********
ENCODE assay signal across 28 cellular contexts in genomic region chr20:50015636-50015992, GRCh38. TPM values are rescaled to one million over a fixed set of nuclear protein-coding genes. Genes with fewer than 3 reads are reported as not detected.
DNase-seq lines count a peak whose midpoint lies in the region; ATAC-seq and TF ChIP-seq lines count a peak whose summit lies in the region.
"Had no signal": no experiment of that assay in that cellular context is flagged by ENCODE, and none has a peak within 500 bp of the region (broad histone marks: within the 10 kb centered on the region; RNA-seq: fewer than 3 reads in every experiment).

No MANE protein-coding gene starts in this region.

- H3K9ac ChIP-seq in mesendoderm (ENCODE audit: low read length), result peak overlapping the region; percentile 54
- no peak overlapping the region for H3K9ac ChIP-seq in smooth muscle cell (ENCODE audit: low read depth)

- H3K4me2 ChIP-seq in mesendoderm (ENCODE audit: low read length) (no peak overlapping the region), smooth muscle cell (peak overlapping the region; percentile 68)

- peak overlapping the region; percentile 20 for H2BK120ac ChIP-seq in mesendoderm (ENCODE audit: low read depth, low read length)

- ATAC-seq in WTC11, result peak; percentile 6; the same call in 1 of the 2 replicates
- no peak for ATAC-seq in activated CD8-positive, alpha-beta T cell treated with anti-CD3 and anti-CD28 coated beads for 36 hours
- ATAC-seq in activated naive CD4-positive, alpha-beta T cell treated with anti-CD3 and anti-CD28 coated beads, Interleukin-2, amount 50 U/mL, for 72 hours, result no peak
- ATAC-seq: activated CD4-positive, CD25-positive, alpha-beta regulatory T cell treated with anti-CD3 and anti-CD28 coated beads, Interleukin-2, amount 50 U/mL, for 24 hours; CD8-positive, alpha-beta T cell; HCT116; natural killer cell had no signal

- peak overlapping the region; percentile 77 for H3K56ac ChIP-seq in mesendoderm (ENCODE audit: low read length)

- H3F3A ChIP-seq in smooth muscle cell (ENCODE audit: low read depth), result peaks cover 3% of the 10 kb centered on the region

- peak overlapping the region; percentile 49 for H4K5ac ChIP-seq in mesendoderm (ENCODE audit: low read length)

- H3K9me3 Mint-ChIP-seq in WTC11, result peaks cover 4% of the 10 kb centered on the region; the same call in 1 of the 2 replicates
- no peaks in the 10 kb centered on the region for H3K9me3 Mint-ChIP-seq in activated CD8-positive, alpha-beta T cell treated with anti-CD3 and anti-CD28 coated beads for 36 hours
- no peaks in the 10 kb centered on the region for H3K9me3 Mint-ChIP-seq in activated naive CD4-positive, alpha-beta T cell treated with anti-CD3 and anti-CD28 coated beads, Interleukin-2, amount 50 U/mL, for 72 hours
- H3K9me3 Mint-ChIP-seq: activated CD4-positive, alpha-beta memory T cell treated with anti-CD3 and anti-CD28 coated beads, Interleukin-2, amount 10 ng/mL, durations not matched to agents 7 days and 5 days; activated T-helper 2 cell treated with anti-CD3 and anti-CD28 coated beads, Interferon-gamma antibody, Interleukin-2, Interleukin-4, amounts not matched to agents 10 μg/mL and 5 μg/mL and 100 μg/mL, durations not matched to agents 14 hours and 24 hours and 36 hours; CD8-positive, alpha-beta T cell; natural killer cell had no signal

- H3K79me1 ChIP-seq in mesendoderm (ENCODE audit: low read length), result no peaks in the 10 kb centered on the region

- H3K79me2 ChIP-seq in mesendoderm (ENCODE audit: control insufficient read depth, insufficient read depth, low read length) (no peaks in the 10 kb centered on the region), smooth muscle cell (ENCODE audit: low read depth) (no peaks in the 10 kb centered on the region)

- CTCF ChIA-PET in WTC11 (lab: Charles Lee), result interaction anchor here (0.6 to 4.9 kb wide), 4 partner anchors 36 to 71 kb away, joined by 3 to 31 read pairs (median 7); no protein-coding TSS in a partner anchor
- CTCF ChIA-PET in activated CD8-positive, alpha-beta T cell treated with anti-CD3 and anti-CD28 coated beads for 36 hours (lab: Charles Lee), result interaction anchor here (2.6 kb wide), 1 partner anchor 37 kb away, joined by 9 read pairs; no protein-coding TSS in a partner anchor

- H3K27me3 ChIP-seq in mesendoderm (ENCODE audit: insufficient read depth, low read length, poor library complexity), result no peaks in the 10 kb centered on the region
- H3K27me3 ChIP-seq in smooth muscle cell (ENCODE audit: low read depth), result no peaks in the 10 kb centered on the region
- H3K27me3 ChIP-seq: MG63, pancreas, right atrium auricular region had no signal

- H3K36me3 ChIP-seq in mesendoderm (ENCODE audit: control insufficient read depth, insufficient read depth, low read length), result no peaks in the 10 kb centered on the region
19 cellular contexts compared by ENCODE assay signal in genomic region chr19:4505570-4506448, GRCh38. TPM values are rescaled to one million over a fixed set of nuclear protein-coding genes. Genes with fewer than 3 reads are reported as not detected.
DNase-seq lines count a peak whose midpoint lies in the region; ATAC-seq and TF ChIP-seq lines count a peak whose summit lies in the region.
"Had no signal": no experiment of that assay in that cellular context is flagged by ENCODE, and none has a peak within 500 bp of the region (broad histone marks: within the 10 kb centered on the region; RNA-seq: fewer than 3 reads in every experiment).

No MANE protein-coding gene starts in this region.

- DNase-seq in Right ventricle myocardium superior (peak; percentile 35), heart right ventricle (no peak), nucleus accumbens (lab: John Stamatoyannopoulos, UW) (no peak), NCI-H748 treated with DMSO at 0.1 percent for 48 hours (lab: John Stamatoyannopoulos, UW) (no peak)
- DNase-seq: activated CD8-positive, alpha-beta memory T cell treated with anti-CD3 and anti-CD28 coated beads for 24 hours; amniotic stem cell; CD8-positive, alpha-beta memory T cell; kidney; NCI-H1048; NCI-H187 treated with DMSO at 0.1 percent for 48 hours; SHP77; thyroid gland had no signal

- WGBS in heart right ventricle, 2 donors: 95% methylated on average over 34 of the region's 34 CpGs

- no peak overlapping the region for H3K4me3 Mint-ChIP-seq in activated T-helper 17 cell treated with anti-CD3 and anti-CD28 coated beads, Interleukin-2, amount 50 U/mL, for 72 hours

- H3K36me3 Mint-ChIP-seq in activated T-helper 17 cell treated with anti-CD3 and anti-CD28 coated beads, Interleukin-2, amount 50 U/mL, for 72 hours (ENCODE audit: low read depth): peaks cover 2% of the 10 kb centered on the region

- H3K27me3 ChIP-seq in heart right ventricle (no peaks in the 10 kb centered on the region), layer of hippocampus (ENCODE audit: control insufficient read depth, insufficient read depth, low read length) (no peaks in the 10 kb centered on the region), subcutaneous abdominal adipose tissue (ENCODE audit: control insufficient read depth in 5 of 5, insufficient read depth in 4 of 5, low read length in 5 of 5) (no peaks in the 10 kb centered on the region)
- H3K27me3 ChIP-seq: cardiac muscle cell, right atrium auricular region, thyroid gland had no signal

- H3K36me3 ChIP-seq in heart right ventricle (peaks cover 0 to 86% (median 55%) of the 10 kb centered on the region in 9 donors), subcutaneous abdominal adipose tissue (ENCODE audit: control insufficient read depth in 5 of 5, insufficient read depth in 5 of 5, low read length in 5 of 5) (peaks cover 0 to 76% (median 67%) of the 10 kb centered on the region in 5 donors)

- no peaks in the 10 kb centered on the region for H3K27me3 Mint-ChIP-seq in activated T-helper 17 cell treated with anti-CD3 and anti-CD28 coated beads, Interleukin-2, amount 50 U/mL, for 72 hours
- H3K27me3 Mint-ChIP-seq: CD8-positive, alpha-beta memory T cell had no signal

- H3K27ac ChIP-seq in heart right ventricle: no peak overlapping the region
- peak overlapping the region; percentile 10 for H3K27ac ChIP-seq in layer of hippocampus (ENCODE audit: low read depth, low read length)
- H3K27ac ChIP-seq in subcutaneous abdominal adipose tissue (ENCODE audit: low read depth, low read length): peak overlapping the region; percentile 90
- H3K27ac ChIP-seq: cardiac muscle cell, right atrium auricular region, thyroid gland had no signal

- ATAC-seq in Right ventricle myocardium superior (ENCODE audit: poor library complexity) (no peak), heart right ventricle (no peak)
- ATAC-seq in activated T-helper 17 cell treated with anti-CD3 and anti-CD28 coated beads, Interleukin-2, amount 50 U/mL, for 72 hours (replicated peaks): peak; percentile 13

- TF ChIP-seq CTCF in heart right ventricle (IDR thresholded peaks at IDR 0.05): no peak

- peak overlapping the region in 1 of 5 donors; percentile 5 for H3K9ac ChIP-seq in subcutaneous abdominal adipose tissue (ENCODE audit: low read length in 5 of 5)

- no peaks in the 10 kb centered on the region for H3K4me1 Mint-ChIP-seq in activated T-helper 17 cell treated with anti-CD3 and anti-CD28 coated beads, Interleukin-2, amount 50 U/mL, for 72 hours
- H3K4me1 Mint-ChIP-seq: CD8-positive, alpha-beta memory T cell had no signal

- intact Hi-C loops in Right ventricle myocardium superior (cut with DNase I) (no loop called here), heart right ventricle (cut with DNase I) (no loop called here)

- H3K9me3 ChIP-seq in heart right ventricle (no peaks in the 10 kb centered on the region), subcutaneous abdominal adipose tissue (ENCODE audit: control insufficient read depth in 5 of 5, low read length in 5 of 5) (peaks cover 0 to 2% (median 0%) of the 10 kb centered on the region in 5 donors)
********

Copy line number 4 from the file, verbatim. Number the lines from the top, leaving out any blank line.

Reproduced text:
No MANE protein-coding gene starts in this region.